Kamrak Khan of Hasna’s Grill

Khan Do

With many relatives working as doctors, a career in medicine would’ve made sense for Kamran Khan. But he had other ideas.

The owner of Hasna’s Grill, a new Afghan restaurant on Howe Street near Whalley, Khan spends his days in the kitchen. Spices are the key to Afghan cuisine, Khan says, though he won’t disclose exactly which ones he uses. For those who’ve never tried Afghan food before, Khan draws comparisons to Middle Eastern and Turkish cuisine, with a Persian influence.

Hasna’s, New Haven’s only Afghan eatery, offers numerous kebab dishes featuring bite-sized pieces of grilled meat. My favorite was the lamb. Each morsel had a delightful grilled crackle at the edges while retaining a moist texture inside and just a hint of spiciness. The Tandoori Chicken, “marinated with our house special tandoori spices,” according to the menu, was also delicious, with more of a kick.

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Though my sampler was rich with meats, Hasna’s offers some vegetarian options. The Afghani Salad—cucumbers, tomatoes, red onions and parsley—offered a refreshingly tangy, crunchy counterpoint to the meat. I also tried the Bonjon: eggplant braised in a spicy tomato-based sauce, giving it a creamy texture outside and a pleasing firmness inside.

No one should miss the Kabilee Pulao, a hearty long grain rice dish with the added sweetness of julienned carrots and raisins, often considered the national dish of Afghanistan. The lentil soup is also a crowd-pleaser, rich and creamy with a textured hint of lentils. Another good entry point to the cuisine is the Beef Chaplee Kabob—a large, thin patty of ground beef, gently marinated—or the Jouja Kabob, “boneless chicken breast marinated in a yogurt based sauce with olive oil.”

Though Khan has obviously given a great deal of thought to the flavors on his menu, he encouraged me to pour both “white sauce” and “green sauce” on my meal and figure out what I liked best. He recommended the white—yogurt-based with a hint of dill—for salad and rice, but I also enjoyed it on the Tandoori Chicken. The green sauce was spicier, fresh and bright and especially nice on a mildly seasoned lamb chop, giving it some extra heat.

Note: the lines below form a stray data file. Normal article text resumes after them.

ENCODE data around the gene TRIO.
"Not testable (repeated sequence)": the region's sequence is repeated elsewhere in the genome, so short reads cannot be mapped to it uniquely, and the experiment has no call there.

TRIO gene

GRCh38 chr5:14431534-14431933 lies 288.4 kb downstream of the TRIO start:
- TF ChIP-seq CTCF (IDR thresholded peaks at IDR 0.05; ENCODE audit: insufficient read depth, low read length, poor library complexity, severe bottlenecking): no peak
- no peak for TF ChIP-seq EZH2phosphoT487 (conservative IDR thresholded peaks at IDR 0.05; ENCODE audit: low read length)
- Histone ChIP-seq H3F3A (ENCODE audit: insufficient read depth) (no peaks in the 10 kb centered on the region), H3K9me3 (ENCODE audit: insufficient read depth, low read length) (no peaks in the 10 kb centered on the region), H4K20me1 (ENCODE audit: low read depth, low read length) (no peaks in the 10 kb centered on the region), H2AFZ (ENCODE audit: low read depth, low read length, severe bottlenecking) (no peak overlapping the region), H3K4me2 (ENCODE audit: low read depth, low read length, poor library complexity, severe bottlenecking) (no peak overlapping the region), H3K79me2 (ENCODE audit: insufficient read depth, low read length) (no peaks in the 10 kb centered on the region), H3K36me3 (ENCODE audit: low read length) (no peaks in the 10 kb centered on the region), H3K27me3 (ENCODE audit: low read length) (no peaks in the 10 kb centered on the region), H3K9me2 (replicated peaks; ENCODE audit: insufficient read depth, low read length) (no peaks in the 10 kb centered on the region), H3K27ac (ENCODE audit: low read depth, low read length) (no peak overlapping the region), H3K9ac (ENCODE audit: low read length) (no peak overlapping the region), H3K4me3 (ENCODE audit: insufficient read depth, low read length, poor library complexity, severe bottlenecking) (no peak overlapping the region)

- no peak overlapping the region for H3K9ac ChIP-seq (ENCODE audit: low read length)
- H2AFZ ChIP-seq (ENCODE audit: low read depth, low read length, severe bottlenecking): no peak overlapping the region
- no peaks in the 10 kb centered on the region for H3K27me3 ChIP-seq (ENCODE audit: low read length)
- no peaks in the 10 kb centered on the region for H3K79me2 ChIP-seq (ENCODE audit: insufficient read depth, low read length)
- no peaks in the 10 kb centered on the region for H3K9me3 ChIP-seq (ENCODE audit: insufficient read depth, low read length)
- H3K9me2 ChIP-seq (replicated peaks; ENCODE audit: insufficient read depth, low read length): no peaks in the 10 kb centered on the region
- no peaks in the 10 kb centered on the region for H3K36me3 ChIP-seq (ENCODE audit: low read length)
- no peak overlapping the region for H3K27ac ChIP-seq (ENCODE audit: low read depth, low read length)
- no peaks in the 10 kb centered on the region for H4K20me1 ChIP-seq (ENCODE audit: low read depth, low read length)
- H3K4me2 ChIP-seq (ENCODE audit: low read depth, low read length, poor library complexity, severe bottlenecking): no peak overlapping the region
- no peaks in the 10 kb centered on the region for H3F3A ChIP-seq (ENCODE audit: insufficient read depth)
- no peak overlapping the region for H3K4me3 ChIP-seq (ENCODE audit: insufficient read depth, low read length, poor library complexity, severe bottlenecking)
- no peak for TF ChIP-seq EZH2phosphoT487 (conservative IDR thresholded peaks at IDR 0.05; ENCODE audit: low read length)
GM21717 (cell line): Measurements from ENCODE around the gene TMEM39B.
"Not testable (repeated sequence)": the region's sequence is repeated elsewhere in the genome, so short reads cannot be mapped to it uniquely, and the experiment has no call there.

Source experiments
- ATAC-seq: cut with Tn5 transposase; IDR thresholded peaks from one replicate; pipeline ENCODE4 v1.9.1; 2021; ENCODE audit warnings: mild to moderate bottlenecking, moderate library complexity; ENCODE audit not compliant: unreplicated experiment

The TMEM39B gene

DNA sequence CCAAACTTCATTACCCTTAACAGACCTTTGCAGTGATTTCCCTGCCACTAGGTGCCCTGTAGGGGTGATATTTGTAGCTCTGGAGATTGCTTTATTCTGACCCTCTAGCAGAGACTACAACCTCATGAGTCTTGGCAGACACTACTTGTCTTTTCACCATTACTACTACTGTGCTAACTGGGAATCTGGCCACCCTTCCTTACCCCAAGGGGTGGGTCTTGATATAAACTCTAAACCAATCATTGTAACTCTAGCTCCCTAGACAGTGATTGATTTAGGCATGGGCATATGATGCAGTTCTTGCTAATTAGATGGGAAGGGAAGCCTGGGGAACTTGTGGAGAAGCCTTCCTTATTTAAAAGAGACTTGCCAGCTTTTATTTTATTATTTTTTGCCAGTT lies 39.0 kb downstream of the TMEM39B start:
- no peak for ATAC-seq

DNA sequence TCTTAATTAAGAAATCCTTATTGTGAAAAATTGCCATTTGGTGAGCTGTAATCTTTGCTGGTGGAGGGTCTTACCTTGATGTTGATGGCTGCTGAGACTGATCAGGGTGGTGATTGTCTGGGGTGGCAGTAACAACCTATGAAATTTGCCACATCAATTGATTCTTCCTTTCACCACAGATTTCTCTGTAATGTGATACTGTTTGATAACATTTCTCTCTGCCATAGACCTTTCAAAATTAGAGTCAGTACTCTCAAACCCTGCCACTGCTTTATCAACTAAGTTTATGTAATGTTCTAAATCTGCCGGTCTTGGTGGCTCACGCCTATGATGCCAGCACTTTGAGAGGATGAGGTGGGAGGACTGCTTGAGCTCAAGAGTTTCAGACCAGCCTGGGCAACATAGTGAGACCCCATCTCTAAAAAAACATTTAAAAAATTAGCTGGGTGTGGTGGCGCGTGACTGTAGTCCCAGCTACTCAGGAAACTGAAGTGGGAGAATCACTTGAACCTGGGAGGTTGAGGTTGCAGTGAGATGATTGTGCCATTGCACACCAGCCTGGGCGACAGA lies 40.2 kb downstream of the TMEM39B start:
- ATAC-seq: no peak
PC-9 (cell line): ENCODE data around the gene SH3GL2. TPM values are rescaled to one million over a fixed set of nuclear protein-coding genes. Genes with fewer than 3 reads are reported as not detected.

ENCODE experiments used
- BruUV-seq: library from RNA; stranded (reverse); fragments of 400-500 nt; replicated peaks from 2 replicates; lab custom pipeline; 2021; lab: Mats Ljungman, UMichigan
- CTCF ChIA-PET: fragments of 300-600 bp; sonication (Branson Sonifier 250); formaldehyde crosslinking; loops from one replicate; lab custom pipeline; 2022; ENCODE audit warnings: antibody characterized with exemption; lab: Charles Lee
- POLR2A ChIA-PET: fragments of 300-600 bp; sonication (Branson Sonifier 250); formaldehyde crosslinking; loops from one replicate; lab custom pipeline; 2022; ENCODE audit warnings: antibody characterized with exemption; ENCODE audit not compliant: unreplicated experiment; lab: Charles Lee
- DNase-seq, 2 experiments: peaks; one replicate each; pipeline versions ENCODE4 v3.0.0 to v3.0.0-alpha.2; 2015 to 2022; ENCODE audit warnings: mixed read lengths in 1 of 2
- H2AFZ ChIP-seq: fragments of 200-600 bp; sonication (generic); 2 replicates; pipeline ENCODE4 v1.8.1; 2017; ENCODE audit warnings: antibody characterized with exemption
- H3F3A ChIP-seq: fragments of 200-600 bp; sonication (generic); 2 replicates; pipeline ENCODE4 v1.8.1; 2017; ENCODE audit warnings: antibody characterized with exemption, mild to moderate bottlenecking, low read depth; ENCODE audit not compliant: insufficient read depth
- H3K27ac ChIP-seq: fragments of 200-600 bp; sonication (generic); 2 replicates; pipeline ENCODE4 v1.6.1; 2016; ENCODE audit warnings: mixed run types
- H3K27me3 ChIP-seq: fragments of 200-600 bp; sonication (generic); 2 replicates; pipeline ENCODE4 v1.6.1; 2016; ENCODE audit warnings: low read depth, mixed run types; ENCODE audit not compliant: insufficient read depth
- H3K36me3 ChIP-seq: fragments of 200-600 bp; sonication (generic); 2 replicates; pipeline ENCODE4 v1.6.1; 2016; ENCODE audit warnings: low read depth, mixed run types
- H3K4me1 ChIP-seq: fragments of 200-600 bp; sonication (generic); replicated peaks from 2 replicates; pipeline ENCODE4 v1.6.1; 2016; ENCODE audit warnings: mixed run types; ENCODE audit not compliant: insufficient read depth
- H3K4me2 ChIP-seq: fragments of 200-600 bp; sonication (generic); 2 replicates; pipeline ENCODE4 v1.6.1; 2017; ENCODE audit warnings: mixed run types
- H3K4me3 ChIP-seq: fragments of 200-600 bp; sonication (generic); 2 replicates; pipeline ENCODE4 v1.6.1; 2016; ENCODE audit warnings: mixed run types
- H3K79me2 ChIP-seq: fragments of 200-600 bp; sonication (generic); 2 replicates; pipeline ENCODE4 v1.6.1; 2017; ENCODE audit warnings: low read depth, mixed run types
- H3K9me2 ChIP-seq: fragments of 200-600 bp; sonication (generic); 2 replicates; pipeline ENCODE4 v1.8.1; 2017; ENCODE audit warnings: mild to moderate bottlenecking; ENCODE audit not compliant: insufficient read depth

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For a sweet finish, Khan brought me his own creation, a fizzy drink he calls “coconut lemon spark.” If you like coconut, this green tea-based soda could be your new favorite, especially in warm weather.

Khan’s creativity shows up not only in the food but in the décor of the dining room. Contemporary, not traditional, it’s meant to be “comfortable and local,” he says. The counter is faced with vertical strips of stonework, lit from the top, a pattern that’s echoed on the wall. An abstract light fixture of concentric white rings hangs in the bright front window. The walls are a soothing shade of gray. Outside, a striking mural painted by Khan’s daughter, Zara, evokes the eyes of a woman gazing from behind a colorful niqab.

Khan grew up in Flushing, Queens, and first entered the restaurant business as the owner of seven Subway stores. Later, he partnered with Salahuddin Mir, who owns Hasna’s Afghan Fusion Cuisine in Waterbury. The New Haven spot, Khan says, has a similar menu, but he aims to give it a more “local” flair, meeting New Haven foodies on their own turf. Unlike its sister restaurant, Hasna’s Grill won’t be offering the “fusion” part, such as burgers, wings and pizza. (If you see such items on the website, that’s because the menu there isn’t accurate.) Khan says one of his aims is to “control the sodium and the oil” sometimes found in traditional recipes for a healthier, fresher experience.

Just as Khan once forged his own path in life, he’s doing the same with Hasna’s, where tradition is an inspiration but not a constraint.

Hasna’s Grill
140 Howe St, New Haven (map)
Mon-Thurs 11am-10pm, Fri-Sat 11am-11pm, Sun 11am-9pm
(203) 498-2801

Written and photographed by Kathy Leonard Czepiel.

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